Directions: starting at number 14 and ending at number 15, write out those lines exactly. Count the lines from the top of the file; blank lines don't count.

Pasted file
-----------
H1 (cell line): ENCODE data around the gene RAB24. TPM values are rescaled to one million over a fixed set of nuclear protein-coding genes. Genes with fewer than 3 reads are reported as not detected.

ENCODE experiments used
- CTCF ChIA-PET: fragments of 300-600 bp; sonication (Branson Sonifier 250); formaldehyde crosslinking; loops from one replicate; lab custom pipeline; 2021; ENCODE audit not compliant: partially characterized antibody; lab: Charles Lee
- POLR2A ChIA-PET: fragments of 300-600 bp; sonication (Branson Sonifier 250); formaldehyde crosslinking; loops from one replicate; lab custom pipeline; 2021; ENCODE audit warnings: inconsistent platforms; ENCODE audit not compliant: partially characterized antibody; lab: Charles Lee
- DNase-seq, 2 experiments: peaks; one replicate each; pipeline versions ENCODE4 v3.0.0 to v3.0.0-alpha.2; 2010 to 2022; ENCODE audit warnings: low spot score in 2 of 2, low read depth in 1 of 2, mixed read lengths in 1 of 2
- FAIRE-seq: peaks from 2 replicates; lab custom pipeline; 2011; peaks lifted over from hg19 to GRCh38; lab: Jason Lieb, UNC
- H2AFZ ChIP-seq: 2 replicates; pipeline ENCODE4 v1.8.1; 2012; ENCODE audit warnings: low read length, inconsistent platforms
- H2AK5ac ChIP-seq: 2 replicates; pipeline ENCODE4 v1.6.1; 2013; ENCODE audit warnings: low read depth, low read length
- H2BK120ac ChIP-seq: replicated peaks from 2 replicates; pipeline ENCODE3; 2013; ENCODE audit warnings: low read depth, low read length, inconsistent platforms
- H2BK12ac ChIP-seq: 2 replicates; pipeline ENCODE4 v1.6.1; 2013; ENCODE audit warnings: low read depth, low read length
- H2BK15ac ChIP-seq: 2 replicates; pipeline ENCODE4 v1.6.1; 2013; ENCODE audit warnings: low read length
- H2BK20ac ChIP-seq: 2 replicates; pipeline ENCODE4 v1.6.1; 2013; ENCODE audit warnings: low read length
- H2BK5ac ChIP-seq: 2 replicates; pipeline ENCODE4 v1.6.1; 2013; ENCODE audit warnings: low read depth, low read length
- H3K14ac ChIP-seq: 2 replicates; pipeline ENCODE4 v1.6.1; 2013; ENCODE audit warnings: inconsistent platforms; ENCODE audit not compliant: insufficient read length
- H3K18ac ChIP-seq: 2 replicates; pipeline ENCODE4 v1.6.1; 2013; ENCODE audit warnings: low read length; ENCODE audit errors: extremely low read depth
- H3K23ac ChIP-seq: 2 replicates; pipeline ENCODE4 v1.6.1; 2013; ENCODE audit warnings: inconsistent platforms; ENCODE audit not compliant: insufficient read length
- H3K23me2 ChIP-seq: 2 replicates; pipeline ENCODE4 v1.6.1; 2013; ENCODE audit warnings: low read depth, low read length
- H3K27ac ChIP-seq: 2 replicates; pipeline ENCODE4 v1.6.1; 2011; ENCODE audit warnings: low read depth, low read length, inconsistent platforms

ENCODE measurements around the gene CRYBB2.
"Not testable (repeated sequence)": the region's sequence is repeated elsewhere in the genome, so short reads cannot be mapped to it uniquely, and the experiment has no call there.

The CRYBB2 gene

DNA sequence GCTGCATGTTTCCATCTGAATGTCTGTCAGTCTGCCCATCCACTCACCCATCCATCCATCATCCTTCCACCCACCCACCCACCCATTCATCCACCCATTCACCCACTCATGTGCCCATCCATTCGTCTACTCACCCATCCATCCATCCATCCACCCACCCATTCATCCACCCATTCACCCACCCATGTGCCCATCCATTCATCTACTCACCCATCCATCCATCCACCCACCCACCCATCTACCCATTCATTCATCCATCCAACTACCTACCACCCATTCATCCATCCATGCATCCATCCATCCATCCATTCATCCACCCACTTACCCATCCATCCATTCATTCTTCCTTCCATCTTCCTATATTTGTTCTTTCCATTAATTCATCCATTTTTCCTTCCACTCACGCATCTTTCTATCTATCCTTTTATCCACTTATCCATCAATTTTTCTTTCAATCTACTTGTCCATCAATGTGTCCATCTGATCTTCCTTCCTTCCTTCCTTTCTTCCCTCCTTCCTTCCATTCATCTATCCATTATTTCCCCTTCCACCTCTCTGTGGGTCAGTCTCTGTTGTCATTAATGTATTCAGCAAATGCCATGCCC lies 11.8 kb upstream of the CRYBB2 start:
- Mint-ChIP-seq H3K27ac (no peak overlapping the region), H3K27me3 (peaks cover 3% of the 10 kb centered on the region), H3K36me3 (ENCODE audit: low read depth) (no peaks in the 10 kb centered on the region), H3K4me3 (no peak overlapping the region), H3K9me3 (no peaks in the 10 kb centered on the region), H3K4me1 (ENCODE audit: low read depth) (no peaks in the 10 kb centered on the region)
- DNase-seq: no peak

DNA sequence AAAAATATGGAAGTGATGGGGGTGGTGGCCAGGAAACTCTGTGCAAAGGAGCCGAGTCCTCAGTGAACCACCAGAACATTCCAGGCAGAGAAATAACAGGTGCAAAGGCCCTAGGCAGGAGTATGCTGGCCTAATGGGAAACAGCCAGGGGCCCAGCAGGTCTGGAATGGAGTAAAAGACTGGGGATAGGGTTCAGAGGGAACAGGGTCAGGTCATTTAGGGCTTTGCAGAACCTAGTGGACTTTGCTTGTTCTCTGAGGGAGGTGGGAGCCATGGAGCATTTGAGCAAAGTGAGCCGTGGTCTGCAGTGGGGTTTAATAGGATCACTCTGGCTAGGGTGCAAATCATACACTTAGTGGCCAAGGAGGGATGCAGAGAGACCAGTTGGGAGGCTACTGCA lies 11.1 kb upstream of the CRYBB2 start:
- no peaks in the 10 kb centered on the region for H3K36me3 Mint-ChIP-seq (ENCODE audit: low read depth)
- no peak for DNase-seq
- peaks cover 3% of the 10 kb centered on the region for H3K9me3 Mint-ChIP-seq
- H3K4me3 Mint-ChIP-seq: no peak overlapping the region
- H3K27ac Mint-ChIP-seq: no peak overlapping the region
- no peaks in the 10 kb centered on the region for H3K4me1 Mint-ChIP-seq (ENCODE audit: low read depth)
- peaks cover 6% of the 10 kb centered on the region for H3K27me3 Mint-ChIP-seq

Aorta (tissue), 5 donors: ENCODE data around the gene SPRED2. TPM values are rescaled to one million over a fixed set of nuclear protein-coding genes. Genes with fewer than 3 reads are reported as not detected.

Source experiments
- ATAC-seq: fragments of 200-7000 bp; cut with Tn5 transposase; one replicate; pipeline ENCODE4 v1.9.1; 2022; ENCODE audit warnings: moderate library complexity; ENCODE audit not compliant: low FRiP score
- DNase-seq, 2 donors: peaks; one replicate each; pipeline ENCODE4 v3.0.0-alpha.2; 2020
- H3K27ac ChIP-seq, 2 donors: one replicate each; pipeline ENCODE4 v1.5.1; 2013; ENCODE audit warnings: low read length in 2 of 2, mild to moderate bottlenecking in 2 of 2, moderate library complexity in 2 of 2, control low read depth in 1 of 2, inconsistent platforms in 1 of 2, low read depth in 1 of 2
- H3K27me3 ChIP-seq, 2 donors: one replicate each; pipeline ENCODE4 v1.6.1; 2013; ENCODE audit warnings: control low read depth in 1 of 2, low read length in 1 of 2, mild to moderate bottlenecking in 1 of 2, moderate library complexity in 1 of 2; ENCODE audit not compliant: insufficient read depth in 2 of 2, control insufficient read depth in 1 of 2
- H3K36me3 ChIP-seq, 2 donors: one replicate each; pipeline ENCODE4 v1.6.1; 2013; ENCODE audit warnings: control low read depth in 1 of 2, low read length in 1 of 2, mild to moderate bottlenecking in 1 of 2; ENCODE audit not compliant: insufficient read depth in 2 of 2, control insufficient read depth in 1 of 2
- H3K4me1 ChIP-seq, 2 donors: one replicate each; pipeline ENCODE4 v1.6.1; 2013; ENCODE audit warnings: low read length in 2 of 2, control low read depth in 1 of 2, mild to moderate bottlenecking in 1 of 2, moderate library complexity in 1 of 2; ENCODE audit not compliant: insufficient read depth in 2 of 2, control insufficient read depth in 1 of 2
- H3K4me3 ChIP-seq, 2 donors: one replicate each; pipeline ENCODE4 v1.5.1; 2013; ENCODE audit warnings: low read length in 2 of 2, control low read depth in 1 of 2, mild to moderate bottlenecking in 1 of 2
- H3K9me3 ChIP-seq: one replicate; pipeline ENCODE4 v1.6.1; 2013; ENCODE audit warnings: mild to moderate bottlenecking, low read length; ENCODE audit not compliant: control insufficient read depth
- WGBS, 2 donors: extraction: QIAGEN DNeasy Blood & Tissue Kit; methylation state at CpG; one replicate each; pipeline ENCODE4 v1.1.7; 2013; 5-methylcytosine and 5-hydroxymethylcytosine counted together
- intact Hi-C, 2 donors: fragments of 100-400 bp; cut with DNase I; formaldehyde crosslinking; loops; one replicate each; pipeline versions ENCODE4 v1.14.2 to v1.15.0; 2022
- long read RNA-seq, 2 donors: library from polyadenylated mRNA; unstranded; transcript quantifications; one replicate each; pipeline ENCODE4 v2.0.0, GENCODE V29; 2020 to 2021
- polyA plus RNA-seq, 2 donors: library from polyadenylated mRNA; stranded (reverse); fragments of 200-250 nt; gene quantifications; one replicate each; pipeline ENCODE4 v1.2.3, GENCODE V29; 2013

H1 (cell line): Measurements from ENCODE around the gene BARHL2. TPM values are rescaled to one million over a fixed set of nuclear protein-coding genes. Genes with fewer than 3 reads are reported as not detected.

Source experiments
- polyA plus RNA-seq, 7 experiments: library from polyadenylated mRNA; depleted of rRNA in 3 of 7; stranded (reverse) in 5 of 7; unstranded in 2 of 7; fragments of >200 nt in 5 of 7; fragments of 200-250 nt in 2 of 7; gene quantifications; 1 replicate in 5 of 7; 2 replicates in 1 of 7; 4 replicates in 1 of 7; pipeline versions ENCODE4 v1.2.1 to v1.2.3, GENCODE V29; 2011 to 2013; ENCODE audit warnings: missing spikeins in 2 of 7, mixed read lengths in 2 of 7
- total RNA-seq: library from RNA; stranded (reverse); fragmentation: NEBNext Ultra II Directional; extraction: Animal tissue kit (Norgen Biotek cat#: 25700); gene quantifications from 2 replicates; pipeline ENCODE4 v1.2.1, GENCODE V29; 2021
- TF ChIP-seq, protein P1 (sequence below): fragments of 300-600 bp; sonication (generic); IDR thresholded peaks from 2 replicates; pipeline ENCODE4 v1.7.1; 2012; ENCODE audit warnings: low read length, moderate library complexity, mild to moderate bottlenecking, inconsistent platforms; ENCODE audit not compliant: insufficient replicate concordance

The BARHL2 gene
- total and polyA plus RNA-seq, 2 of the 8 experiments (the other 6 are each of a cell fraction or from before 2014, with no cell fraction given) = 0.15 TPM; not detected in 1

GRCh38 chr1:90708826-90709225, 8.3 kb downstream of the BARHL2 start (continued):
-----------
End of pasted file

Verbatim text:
- H3K14ac ChIP-seq: 2 replicates; pipeline ENCODE4 v1.6.1; 2013; ENCODE audit warnings: inconsistent platforms; ENCODE audit not compliant: insufficient read length
- H3K18ac ChIP-seq: 2 replicates; pipeline ENCODE4 v1.6.1; 2013; ENCODE audit warnings: low read length; ENCODE audit errors: extremely low read depth